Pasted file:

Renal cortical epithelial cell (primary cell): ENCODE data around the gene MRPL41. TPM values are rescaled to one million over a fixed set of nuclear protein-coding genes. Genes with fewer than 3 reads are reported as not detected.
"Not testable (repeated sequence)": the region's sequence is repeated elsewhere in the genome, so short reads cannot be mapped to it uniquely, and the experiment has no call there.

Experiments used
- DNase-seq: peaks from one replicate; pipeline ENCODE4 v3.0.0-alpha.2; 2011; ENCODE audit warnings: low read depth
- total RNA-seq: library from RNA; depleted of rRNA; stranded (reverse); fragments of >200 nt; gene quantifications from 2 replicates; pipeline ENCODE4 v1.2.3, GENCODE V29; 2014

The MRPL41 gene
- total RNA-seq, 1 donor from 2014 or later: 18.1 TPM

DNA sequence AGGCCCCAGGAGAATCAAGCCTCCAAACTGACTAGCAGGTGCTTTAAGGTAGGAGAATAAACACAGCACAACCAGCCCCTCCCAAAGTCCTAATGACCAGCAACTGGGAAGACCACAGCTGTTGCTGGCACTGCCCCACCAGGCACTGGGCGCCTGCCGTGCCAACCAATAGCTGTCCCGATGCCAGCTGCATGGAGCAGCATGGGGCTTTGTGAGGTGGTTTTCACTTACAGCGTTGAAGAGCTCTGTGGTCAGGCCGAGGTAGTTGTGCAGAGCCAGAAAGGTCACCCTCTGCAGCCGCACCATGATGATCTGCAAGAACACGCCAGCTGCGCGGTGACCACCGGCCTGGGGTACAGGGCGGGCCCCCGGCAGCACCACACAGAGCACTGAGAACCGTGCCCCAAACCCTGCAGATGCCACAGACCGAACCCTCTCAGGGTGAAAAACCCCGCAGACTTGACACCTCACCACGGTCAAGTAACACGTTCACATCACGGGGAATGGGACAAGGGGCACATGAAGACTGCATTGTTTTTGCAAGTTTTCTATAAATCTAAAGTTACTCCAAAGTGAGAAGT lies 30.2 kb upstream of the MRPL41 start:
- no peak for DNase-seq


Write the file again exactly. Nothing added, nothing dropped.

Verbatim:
Renal cortical epithelial cell (primary cell): ENCODE data around the gene MRPL41. TPM values are rescaled to one million over a fixed set of nuclear protein-coding genes. Genes with fewer than 3 reads are reported as not detected.
"Not testable (repeated sequence)": the region's sequence is repeated elsewhere in the genome, so short reads cannot be mapped to it uniquely, and the experiment has no call there.

Experiments used
- DNase-seq: peaks from one replicate; pipeline ENCODE4 v3.0.0-alpha.2; 2011; ENCODE audit warnings: low read depth
- total RNA-seq: library from RNA; depleted of rRNA; stranded (reverse); fragments of >200 nt; gene quantifications from 2 replicates; pipeline ENCODE4 v1.2.3, GENCODE V29; 2014

The MRPL41 gene
- total RNA-seq, 1 donor from 2014 or later: 18.1 TPM

DNA sequence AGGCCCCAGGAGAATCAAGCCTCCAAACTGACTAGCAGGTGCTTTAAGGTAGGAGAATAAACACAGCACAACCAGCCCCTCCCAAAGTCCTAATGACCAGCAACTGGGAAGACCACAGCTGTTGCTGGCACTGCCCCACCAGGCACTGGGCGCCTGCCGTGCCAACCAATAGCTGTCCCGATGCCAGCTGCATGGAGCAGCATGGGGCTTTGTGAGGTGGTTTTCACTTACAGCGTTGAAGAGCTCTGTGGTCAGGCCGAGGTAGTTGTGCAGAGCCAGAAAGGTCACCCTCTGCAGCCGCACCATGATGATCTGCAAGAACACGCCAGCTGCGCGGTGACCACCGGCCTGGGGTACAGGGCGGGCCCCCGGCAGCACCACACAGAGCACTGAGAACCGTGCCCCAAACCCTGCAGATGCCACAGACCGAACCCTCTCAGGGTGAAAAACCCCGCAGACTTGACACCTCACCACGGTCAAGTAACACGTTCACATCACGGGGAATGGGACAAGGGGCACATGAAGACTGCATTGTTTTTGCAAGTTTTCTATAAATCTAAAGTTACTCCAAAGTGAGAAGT lies 30.2 kb upstream of the MRPL41 start:
- no peak for DNase-seq